Google Wallet

IMG: via Google

Google Inc has come out with Google Wallets, a prepaid debit card that allows users to purchase goods and withdraw cash from ATMs. So far, the card is only available in the United States. The nice thing about Google Wallets is that it comes with a smartphone app, so users are able to check their balance and transfer money to each other. This integration also includes notifications on your phone after using the card.

According to a report in Businessweek earlier this year, the company has spent around $300 million on the development of Google Wallet. However, so far the product hasn’t gained a ton of popularity.

“The [updated] app will be rolling out to Android users this week, which has the option to order the card,” a Google spokesperson told Mashable. “Or users can order the card directly in their Wallet account now.”

A Google spokeswomen confirmed that Google can use data about transactions made with the new Wallet card to target ads for customers.

Users can add money to their Google Wallet Card by linking it to a bank account or another user can add money to their account, according to Google. The card can be ordered online on Wednesday, and takes about 10 to 12 days to arrive.

If the Google Wallet takes off, this would be a quick and easy way to pay friends back, transfer money to your partner, and more. Do you think Google Wallets will take off, or is it a dead end?

Bank Employee Falls Asleep at Desk, Transfers Millions

sleep at desk

IMG: via Shutterstock

A big lesson was learned by a German bank employee recently, don’t fall asleep on the job. While at work, the employee fell asleep on his keyboard and accidentally transferred 222 million euros…that’s a lot of cash.

The Hessen Labour court was told that he was suppose to transfer 62.40 euros, but instead fell asleep and accidentally turned the number into a 222,222,222.22 euro order. Thankfully, the mistake was discovered very soon after it was made.

This case was taken to court because the 48-year-old employee was fired for making this mistake, and did not feel it was a fair punishment. The court ruled that the plaintiff should be reinstated in his job.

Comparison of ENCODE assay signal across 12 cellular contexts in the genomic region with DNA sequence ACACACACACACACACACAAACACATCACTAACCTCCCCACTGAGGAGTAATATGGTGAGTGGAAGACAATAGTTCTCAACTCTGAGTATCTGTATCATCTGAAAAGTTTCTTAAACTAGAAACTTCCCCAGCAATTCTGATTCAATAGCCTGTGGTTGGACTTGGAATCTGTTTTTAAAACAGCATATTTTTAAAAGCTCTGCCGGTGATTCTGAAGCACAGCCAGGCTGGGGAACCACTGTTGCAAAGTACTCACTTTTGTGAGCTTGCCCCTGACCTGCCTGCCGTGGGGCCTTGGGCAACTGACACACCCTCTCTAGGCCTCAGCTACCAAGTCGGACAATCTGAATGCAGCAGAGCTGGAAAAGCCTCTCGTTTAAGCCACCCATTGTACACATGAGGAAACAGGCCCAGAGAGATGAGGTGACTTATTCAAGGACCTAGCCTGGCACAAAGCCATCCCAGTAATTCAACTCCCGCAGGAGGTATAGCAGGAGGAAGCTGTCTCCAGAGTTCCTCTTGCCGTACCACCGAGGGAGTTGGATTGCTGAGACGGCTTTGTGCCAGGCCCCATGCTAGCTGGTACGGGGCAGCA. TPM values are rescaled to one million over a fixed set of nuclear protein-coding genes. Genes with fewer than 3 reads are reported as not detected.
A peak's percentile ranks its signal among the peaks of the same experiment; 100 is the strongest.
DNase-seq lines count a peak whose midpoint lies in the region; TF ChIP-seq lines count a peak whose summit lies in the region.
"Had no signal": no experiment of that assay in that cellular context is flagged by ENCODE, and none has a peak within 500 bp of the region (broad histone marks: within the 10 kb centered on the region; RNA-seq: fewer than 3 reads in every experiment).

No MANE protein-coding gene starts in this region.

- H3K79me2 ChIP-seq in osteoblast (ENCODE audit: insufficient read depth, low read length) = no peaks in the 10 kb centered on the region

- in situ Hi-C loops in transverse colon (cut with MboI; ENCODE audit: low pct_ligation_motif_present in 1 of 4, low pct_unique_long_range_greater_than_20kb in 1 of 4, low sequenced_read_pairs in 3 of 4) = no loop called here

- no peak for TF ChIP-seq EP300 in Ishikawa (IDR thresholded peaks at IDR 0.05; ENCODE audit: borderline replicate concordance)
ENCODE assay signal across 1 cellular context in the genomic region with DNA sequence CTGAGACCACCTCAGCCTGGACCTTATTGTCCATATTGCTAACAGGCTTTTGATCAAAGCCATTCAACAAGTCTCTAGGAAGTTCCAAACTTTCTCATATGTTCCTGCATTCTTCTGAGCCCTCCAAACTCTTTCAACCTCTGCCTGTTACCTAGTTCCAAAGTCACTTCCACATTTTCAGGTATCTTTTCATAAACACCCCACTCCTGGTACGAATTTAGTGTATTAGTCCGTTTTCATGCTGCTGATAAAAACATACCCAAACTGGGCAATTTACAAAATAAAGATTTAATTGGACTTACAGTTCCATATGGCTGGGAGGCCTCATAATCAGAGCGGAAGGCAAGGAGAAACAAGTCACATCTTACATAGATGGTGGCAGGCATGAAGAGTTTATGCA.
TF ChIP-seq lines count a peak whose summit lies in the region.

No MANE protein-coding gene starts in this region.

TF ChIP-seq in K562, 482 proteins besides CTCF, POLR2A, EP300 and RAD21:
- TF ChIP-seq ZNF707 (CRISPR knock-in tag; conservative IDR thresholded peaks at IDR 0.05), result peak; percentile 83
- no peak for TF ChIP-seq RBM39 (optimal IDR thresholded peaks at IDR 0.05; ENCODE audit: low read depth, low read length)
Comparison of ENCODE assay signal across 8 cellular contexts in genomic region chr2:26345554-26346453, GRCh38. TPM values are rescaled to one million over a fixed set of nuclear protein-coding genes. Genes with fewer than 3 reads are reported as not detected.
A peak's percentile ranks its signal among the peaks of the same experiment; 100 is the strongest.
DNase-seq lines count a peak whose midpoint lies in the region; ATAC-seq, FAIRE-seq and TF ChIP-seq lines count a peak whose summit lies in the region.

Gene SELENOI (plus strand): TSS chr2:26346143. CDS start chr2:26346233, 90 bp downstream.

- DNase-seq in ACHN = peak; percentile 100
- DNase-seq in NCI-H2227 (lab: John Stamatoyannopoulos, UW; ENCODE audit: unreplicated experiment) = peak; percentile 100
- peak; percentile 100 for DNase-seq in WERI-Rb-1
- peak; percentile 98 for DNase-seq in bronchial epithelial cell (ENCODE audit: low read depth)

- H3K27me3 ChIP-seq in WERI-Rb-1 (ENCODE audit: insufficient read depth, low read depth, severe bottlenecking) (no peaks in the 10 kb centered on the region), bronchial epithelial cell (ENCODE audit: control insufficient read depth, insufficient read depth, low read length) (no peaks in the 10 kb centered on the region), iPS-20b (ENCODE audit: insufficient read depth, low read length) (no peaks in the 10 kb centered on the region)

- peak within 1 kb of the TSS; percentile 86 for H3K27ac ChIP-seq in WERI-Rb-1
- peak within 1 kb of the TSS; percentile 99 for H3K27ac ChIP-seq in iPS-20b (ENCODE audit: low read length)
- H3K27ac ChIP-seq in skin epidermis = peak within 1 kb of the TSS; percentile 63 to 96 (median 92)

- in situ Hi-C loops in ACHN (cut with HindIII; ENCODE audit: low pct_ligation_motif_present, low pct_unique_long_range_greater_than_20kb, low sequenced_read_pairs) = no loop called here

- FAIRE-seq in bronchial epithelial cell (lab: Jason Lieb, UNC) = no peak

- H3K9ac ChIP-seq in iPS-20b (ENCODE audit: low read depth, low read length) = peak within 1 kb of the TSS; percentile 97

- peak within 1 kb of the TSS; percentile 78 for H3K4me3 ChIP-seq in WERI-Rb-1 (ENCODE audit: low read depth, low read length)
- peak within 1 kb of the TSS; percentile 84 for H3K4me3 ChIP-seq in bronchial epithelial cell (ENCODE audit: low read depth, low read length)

Women Fired after her Son is Diagnosed with Cancer

In New York, a women named Rachel Walsh was recently fired from her job at Barclays after taking some approved time off to take care of her sick son. After her unpaid leave of absence, she talked to her boss about returning on a flextime basis in order to take care of her son. She told him she was able to work either part-time or full time; whatever they needed. Her boss told her there was no longer any positions available, causing her to lose her health insurance.

While this could be true, Walsh found a listing for her same job on Barclays website soon after. She had filed for unemployment, but was turned down due to Barclays claiming that she turned down a full time position. Walsh has now hired an attorney and is suing the bank for $10 million on two causes.

These two causes include gender discrimination and breach of contract. Walsh stated that, “If I was a father with a child who was sick, they wouldn’t be worried that I’d be able to keep up with the workload.” Barclays also allegedly promised Walsh job security during her leave of absence.

Walsh’s son underwent chemotherapy and other treatments, and the cancer is finally gone. However due to the type of cancer, there is a chance that it may come back.